Okwui Okpokwasili in Andrew Rossi’s Bronx Gothic. Courtesy of Grasshopper Film.
I am thrilled to share with our audiences a documentary about choreographer and performer Okwui Okpokwasili created during a national tour of her extraordinary, harrowing, and deeply personal one-woman show Bronx Gothic. The film captures scenes from the performance and is interspersed with interviews, anecdotes, and her encounters with audience members. I recently re-watched the film and was reminded of Okwui’s extraordinary gifts as a performer and writer and her unique ability to connect with an audience through performance.
Nearly a year ago, I was privileged to once again experience Okwui’s singular talent and creative ingenuity. Last March, I traveled to New York to attend her performance installation Sitting on a Man’s Head, co-created with Peter Born and presented by Danspace Project at St. Mark’s Church. The performance was a continuation of Okwui’s research to excavate historic female protest movements forgotten over time. “Sitting on a man’s head” was a type of protest Nigerian women used during the Women’s War of 1929. The women would gather for hours in the courtyards of British colonial officials, disruptively dancing and singing to shame and embarrass the colonizers and force them to hear and address their concerns.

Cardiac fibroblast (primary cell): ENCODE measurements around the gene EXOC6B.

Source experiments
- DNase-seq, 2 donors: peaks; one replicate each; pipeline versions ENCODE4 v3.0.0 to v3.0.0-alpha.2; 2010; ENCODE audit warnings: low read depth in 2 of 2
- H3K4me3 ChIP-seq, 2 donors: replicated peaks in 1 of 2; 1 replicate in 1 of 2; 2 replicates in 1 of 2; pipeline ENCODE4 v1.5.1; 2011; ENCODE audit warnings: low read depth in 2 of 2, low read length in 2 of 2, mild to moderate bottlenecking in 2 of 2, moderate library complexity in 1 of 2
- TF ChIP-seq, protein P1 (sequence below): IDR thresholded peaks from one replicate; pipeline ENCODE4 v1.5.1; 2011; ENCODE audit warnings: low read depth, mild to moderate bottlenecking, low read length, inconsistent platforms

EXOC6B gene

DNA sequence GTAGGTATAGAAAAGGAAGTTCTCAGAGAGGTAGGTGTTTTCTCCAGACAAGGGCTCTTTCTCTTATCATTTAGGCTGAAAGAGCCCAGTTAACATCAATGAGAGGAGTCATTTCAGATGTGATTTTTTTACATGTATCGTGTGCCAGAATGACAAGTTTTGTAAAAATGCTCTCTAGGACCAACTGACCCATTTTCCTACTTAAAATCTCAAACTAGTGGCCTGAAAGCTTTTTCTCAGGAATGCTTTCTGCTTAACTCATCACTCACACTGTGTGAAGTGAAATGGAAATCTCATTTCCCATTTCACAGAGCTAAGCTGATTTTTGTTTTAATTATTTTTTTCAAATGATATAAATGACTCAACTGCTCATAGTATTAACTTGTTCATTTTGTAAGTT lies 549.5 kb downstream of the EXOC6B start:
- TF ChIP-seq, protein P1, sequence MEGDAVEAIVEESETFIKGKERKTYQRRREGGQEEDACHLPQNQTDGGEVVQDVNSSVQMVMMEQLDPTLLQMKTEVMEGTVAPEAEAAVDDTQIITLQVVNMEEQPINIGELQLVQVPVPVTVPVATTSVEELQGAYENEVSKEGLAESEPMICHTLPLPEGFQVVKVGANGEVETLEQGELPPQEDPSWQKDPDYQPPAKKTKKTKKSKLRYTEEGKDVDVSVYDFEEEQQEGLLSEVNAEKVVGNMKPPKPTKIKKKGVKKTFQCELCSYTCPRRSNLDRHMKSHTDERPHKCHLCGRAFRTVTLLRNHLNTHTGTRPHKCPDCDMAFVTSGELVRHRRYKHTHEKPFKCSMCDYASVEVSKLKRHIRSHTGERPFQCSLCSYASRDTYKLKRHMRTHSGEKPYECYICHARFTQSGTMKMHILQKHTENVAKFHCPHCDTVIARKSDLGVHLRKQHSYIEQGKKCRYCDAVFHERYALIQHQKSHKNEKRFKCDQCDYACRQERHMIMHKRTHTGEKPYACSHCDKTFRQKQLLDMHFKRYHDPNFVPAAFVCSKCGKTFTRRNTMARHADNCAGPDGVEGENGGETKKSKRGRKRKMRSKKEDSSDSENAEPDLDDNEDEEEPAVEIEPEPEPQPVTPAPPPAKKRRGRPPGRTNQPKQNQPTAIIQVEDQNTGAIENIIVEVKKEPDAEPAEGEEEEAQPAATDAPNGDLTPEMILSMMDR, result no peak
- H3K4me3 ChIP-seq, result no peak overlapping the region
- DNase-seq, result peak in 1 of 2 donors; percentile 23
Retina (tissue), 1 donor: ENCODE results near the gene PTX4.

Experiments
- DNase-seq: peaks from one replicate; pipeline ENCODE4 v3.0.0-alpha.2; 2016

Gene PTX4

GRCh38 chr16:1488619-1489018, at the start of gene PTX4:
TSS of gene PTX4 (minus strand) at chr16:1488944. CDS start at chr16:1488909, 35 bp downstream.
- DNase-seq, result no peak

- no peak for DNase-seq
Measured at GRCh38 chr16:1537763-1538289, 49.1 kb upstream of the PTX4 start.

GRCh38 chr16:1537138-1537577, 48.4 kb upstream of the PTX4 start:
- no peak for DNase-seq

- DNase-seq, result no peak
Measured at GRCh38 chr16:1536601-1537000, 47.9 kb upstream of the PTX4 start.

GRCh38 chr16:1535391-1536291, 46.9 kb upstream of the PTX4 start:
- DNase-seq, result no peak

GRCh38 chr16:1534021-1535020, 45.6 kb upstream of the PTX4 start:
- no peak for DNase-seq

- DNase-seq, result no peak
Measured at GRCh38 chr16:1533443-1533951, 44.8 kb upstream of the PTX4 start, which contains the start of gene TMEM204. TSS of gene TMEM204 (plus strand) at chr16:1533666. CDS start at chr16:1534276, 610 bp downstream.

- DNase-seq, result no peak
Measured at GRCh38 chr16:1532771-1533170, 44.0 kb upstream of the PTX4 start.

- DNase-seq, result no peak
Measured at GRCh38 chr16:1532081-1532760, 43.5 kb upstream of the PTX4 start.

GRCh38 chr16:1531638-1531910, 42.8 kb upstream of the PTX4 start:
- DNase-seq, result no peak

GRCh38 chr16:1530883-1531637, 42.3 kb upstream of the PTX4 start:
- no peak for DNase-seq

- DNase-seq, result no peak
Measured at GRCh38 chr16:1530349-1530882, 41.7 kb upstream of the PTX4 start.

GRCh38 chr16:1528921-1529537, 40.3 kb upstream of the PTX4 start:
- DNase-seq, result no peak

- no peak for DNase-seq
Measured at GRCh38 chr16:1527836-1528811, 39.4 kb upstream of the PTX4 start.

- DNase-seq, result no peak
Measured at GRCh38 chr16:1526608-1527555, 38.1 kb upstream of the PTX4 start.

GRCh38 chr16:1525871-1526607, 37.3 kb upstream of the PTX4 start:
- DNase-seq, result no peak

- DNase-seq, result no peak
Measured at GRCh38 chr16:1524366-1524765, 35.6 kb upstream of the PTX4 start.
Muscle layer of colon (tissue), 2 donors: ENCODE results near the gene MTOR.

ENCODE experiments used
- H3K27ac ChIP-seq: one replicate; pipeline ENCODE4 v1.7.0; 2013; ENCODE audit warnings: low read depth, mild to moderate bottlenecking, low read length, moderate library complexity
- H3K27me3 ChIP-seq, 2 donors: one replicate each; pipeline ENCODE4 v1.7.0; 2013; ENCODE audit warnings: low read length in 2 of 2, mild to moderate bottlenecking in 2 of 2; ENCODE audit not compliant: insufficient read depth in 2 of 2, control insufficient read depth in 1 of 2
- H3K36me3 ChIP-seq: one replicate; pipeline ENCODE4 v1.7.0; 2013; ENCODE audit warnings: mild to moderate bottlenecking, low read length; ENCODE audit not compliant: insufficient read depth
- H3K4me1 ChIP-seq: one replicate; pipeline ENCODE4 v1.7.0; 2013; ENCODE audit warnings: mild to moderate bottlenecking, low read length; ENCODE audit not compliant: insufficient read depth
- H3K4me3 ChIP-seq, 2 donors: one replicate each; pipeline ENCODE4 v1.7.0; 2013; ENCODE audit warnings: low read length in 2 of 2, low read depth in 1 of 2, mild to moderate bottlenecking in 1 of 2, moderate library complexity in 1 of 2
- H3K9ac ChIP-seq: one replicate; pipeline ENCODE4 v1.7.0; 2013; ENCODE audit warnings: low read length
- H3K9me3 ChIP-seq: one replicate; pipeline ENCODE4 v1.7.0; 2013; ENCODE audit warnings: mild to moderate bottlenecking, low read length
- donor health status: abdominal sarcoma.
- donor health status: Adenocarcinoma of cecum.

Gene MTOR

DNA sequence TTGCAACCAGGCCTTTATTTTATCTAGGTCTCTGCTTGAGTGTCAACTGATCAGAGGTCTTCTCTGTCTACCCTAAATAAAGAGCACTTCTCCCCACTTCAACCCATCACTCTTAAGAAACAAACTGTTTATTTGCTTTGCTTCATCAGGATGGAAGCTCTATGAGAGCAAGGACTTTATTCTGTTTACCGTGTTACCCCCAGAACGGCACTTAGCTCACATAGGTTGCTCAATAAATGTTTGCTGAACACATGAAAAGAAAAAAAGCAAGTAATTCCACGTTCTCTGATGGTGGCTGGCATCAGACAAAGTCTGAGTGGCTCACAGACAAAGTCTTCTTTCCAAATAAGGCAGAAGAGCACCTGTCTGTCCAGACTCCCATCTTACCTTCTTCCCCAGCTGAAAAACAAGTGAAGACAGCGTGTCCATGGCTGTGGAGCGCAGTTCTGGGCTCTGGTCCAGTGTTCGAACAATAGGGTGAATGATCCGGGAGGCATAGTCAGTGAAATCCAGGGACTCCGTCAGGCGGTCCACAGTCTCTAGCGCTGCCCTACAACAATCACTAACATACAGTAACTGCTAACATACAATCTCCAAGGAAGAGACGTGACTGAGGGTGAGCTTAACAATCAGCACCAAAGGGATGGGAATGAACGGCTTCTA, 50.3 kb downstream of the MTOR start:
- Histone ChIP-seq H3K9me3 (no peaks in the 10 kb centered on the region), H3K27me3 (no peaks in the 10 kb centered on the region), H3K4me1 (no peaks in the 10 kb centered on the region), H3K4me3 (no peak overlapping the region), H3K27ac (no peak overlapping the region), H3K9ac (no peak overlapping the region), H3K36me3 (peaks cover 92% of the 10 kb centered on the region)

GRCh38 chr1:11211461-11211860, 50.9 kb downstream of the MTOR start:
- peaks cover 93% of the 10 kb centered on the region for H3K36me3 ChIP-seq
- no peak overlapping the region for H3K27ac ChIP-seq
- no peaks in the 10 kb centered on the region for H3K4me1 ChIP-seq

Entering St. Mark’s Church, I was immediately confronted by a massive, billowing, tent-like structure. A rig of pulleys moved huge swaths of cream-colored fabric back and forth, up and down, like an organ pump or a beating heart. A performer invited me to step inside the undulating shape, and I encountered a group of people walking slowly toward me, each singing, humming, and breathing—together, a collective cacophony of music and noise. At first, I watched, unsure how to join and participate. I looked at the faces and recognized colleagues, performers, and friends entangled together like a collective organism. I self-consciously joined the group and mimicked the slow march of the people next to me. I wasn’t yet able to sing and shout, too aware of my own body next to others’, but over time my breath followed theirs, I hummed to myself softly and then louder, and finally, I joined the full-throated incantation of vibrating bodies. I can’t say how long I stayed—10 minutes? 30 minutes? perhaps more—but in that space, created by Okwui, Peter, and their fellow performers, my body felt connected and intertwined with others, clustered together in movement, breath, and sound.
This was the last performance I would attend before everything went dark. I often think about the absence of those around me and the collective loss we’ve shared. It was like a memorial in anticipation of what was to come.
Screen the documentary Bronx Gothic at home through March 4. See details.